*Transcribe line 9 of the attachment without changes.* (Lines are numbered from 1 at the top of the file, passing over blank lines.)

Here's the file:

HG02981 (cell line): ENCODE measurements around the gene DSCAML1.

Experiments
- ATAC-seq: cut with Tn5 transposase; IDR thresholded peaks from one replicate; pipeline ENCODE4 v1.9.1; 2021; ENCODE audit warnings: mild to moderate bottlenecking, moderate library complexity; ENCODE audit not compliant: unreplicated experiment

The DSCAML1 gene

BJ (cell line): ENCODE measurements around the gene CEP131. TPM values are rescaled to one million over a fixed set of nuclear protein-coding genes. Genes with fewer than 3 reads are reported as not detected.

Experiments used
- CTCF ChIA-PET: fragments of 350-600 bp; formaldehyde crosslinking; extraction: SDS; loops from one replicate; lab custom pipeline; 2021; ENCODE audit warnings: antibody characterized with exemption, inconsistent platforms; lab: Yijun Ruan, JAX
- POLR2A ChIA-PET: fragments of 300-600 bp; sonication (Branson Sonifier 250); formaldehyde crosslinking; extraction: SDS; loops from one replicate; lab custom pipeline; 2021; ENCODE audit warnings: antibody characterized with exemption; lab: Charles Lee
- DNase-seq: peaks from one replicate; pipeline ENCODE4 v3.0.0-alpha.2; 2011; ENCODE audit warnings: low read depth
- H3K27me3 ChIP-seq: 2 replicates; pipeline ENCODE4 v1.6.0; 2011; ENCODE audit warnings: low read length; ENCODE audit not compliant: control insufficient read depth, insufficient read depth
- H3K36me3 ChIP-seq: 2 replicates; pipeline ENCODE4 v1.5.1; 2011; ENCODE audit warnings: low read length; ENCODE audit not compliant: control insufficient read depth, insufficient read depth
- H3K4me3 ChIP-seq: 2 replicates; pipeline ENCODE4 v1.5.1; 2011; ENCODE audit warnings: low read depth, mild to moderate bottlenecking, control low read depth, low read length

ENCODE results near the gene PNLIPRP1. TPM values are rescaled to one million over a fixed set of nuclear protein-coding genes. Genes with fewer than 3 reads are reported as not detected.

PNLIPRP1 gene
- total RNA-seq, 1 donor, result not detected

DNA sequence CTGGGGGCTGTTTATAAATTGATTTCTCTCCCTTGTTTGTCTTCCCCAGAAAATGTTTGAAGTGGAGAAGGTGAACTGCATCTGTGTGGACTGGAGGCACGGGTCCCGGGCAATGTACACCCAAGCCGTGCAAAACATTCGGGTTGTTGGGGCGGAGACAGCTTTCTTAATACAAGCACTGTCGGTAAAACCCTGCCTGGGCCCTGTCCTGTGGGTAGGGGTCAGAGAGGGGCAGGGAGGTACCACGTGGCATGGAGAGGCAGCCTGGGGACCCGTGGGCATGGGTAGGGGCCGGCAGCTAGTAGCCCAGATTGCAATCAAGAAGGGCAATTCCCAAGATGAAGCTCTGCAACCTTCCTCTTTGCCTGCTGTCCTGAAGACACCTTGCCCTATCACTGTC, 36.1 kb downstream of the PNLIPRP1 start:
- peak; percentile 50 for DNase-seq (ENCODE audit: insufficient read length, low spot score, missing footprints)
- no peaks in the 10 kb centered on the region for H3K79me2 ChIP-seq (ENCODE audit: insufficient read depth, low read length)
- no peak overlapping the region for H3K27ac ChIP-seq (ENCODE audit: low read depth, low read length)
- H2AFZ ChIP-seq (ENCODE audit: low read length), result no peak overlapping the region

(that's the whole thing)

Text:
- DNase-seq: peaks from one replicate; pipeline ENCODE4 v3.0.0-alpha.2; 2011; ENCODE audit warnings: low read depth